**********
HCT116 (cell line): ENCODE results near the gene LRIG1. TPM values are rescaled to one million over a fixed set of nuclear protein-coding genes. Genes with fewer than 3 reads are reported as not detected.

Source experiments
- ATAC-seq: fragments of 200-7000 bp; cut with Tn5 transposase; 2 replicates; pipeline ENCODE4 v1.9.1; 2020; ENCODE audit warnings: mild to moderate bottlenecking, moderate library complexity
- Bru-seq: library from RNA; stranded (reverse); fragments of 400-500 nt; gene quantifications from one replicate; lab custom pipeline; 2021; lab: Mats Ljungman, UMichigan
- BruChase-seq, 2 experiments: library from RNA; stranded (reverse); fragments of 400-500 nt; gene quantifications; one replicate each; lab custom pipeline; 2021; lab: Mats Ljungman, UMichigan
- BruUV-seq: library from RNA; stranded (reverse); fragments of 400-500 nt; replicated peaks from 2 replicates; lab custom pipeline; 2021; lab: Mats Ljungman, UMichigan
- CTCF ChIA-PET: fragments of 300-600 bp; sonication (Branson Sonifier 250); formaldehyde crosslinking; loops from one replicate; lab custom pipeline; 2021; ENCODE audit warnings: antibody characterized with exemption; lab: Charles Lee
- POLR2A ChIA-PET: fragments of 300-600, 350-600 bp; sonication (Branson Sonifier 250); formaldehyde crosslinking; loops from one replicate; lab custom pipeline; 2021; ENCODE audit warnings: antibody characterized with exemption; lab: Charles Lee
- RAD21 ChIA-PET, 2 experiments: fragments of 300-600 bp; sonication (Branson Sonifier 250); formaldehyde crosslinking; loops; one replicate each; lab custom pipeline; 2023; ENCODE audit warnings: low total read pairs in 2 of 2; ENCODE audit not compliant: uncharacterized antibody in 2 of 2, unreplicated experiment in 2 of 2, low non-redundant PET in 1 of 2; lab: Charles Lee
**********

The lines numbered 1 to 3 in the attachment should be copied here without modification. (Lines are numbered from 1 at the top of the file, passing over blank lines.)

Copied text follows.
HCT116 (cell line): ENCODE results near the gene LRIG1. TPM values are rescaled to one million over a fixed set of nuclear protein-coding genes. Genes with fewer than 3 reads are reported as not detected.

Source experiments
- ATAC-seq: fragments of 200-7000 bp; cut with Tn5 transposase; 2 replicates; pipeline ENCODE4 v1.9.1; 2020; ENCODE audit warnings: mild to moderate bottlenecking, moderate library complexity